Saddam’s human nature is key player on the overall road to war: his incessant perceived threat and conspiracy from the Zionists and the evil capitalist countries brought him to great frustration, thus explaining his behavior against innocents. John Baylis, in his book ‘Strategy in the Contemporary World’, in explaining the human behavior, sustains that ‘aggression is the result of frustration. When individuals find themselves thwarted in the achievement of their desires, goals, and objectives, they experience frustration which causes pent-up resentment that needs to find an outlet-and this frequently takes the form of aggressive behavior which, in turn, has a cathartic effect of releasing tension and making those who engage in it feel betteraˆ¦Usually aggression is leveled at those who cause the frustration, but sometimes it is vented against innocents who become scapegoats.’  This could explain Saddam’s behavior against his people, the Zionists, the Kurds, Kuwait and everything else that was in his way and not in line with his ego.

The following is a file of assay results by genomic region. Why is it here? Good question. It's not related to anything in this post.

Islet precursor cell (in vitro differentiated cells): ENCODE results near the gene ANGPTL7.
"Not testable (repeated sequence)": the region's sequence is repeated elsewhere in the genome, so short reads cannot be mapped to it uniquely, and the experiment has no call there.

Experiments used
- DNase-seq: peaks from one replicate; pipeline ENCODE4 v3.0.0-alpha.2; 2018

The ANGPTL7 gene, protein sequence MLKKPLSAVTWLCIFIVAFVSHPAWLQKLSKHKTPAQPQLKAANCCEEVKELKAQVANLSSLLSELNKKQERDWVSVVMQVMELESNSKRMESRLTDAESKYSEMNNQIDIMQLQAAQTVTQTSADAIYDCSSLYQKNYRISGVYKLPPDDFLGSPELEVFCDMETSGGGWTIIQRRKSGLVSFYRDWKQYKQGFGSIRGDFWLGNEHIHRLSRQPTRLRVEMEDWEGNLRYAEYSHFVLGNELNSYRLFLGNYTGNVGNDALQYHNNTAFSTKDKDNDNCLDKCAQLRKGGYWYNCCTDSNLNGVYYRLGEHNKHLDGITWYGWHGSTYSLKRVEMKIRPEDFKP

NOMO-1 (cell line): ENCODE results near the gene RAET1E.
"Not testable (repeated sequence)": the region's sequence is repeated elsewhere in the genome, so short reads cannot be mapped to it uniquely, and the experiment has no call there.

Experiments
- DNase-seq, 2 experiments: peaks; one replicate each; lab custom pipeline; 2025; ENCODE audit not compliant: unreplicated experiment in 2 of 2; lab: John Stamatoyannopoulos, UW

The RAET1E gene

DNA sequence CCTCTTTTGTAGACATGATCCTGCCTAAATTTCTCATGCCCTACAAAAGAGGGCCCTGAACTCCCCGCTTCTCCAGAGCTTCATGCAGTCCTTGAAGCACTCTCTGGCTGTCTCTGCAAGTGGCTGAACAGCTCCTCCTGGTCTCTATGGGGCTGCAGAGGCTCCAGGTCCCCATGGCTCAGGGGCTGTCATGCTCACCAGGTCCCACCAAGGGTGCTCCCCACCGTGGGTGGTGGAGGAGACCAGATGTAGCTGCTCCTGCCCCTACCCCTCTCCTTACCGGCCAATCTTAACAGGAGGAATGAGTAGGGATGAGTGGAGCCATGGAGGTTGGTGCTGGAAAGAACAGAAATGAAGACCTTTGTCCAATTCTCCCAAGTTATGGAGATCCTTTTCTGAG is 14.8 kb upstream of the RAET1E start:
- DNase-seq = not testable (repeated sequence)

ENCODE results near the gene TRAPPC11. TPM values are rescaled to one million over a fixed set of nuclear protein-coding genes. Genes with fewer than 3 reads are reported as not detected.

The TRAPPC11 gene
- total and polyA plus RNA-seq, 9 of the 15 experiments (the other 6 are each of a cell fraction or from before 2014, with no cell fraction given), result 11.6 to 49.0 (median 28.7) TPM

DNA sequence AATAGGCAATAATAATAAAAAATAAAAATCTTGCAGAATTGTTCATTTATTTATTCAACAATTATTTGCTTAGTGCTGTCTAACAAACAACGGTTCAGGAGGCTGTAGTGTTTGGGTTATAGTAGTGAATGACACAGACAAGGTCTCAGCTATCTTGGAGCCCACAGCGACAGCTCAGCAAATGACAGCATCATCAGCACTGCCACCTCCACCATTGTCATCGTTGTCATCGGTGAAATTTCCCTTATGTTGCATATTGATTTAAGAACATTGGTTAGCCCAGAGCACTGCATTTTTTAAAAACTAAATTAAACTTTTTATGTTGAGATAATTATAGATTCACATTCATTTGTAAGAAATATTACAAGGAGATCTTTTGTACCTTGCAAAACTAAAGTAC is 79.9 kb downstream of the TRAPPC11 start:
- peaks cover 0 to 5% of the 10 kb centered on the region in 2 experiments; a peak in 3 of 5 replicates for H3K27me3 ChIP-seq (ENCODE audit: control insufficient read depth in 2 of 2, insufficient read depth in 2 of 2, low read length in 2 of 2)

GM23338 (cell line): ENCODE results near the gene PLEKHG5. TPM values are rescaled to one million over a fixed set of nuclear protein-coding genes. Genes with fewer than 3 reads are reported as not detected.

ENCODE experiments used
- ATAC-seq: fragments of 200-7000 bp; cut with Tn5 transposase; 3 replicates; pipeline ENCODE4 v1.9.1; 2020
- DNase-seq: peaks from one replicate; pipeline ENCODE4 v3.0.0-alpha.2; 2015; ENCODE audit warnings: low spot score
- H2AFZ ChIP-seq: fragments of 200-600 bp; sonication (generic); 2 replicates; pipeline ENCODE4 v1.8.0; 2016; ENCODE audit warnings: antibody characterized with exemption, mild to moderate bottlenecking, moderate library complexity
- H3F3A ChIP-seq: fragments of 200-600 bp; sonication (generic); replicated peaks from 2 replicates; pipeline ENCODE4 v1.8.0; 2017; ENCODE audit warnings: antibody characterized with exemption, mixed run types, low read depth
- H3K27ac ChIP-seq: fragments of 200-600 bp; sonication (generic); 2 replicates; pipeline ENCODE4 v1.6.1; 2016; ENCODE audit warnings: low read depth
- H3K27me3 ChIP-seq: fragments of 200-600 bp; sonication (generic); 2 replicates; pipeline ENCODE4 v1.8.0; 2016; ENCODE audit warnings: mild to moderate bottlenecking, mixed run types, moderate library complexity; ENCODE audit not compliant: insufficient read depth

As said before Saddam’s foremost enemies were Zionists, Persians (Iranians), and the western capitalists. The war between the Iraqis and the ‘Persians’, was the way to rebuild the ‘Great Arabic Nation’, in which Iraq was the one taking the burden: once united, Saddam could have led the pan-Arabic superpower to the final battle against the Zionists thus achieving the pinnacle of his glorification. The Iraq-Iran War, in this matter, can be seen as a precursor to the 1991 Gulf War, since it set up the grounds in Saddam’s mind that he was the elected hero to lead the Arabic people to glory. Based on the fact that Iraq was taking the utmost burden of the ‘Great Battle’ against the non-Arabs (the Iranians), Saddam believed that all Arab nations should have supported him in fighting the ‘holy war’, either physically or economically.